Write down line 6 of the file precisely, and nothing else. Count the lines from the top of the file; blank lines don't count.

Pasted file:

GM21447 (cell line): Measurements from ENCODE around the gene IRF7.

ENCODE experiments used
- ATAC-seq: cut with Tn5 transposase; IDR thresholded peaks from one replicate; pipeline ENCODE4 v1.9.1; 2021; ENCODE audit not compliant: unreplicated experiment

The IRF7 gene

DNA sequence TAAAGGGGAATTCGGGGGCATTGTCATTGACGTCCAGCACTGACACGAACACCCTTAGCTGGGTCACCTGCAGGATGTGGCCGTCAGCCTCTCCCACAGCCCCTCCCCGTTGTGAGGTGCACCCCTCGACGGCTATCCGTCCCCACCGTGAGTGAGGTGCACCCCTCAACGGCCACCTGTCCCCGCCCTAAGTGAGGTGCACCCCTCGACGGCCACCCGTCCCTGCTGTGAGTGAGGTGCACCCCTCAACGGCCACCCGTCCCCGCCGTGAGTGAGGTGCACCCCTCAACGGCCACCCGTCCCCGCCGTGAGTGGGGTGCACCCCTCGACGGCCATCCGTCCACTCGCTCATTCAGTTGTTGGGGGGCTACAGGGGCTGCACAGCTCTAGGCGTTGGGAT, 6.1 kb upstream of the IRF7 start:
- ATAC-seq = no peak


- ATAC-seq = no peak